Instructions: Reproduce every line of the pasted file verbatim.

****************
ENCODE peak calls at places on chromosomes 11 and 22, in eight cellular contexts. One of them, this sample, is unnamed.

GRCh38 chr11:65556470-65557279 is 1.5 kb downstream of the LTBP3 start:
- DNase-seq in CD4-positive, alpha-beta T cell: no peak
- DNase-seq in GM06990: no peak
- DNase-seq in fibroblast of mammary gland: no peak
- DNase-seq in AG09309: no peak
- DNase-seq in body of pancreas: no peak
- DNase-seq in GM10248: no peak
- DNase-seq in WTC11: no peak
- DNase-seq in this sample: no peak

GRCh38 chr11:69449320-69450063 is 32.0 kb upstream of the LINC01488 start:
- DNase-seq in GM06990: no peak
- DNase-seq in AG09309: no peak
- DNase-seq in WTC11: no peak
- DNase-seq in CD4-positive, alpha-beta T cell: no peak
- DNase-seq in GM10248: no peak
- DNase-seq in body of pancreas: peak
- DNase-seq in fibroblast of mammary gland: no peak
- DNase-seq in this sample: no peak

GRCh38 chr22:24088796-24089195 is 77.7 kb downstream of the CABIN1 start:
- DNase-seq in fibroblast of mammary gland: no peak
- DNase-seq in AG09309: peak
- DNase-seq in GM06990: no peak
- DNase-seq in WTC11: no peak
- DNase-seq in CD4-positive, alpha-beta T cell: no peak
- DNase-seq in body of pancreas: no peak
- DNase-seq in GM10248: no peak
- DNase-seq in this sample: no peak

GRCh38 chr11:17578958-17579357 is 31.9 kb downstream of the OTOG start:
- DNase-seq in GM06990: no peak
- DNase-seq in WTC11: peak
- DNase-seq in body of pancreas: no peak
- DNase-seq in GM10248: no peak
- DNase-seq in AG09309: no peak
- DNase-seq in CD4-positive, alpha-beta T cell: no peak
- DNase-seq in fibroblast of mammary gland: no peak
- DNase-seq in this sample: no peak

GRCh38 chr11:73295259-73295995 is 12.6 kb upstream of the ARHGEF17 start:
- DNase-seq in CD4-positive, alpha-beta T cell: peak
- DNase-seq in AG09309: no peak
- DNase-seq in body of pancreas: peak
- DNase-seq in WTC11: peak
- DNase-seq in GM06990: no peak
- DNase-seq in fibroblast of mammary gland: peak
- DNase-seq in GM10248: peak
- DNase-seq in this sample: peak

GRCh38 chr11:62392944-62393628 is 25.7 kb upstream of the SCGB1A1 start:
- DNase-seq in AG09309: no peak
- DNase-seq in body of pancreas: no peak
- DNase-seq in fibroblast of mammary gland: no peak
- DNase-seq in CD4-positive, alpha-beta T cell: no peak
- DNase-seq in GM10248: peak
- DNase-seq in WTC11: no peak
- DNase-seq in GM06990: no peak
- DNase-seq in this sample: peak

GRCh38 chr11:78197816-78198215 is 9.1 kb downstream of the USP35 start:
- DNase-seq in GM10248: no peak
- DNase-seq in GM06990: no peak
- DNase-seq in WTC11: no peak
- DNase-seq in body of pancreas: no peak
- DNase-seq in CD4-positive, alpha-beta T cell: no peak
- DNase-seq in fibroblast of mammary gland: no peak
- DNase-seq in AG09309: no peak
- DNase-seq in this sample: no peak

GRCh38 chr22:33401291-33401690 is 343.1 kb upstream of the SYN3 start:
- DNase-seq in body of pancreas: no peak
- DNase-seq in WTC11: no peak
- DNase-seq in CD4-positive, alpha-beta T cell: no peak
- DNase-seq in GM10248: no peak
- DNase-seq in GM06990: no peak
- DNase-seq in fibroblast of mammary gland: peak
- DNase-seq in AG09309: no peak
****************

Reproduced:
ENCODE peak calls at places on chromosomes 11 and 22, in eight cellular contexts. One of them, this sample, is unnamed.

GRCh38 chr11:65556470-65557279 is 1.5 kb downstream of the LTBP3 start:
- DNase-seq in CD4-positive, alpha-beta T cell: no peak
- DNase-seq in GM06990: no peak
- DNase-seq in fibroblast of mammary gland: no peak
- DNase-seq in AG09309: no peak
- DNase-seq in body of pancreas: no peak
- DNase-seq in GM10248: no peak
- DNase-seq in WTC11: no peak
- DNase-seq in this sample: no peak

GRCh38 chr11:69449320-69450063 is 32.0 kb upstream of the LINC01488 start:
- DNase-seq in GM06990: no peak
- DNase-seq in AG09309: no peak
- DNase-seq in WTC11: no peak
- DNase-seq in CD4-positive, alpha-beta T cell: no peak
- DNase-seq in GM10248: no peak
- DNase-seq in body of pancreas: peak
- DNase-seq in fibroblast of mammary gland: no peak
- DNase-seq in this sample: no peak

GRCh38 chr22:24088796-24089195 is 77.7 kb downstream of the CABIN1 start:
- DNase-seq in fibroblast of mammary gland: no peak
- DNase-seq in AG09309: peak
- DNase-seq in GM06990: no peak
- DNase-seq in WTC11: no peak
- DNase-seq in CD4-positive, alpha-beta T cell: no peak
- DNase-seq in body of pancreas: no peak
- DNase-seq in GM10248: no peak
- DNase-seq in this sample: no peak

GRCh38 chr11:17578958-17579357 is 31.9 kb downstream of the OTOG start:
- DNase-seq in GM06990: no peak
- DNase-seq in WTC11: peak
- DNase-seq in body of pancreas: no peak
- DNase-seq in GM10248: no peak
- DNase-seq in AG09309: no peak
- DNase-seq in CD4-positive, alpha-beta T cell: no peak
- DNase-seq in fibroblast of mammary gland: no peak
- DNase-seq in this sample: no peak

GRCh38 chr11:73295259-73295995 is 12.6 kb upstream of the ARHGEF17 start:
- DNase-seq in CD4-positive, alpha-beta T cell: peak
- DNase-seq in AG09309: no peak
- DNase-seq in body of pancreas: peak
- DNase-seq in WTC11: peak
- DNase-seq in GM06990: no peak
- DNase-seq in fibroblast of mammary gland: peak
- DNase-seq in GM10248: peak
- DNase-seq in this sample: peak

GRCh38 chr11:62392944-62393628 is 25.7 kb upstream of the SCGB1A1 start:
- DNase-seq in AG09309: no peak
- DNase-seq in body of pancreas: no peak
- DNase-seq in fibroblast of mammary gland: no peak
- DNase-seq in CD4-positive, alpha-beta T cell: no peak
- DNase-seq in GM10248: peak
- DNase-seq in WTC11: no peak
- DNase-seq in GM06990: no peak
- DNase-seq in this sample: peak

GRCh38 chr11:78197816-78198215 is 9.1 kb downstream of the USP35 start:
- DNase-seq in GM10248: no peak
- DNase-seq in GM06990: no peak
- DNase-seq in WTC11: no peak
- DNase-seq in body of pancreas: no peak
- DNase-seq in CD4-positive, alpha-beta T cell: no peak
- DNase-seq in fibroblast of mammary gland: no peak
- DNase-seq in AG09309: no peak
- DNase-seq in this sample: no peak

GRCh38 chr22:33401291-33401690 is 343.1 kb upstream of the SYN3 start:
- DNase-seq in body of pancreas: no peak
- DNase-seq in WTC11: no peak
- DNase-seq in CD4-positive, alpha-beta T cell: no peak
- DNase-seq in GM10248: no peak
- DNase-seq in GM06990: no peak
- DNase-seq in fibroblast of mammary gland: peak
- DNase-seq in AG09309: no peak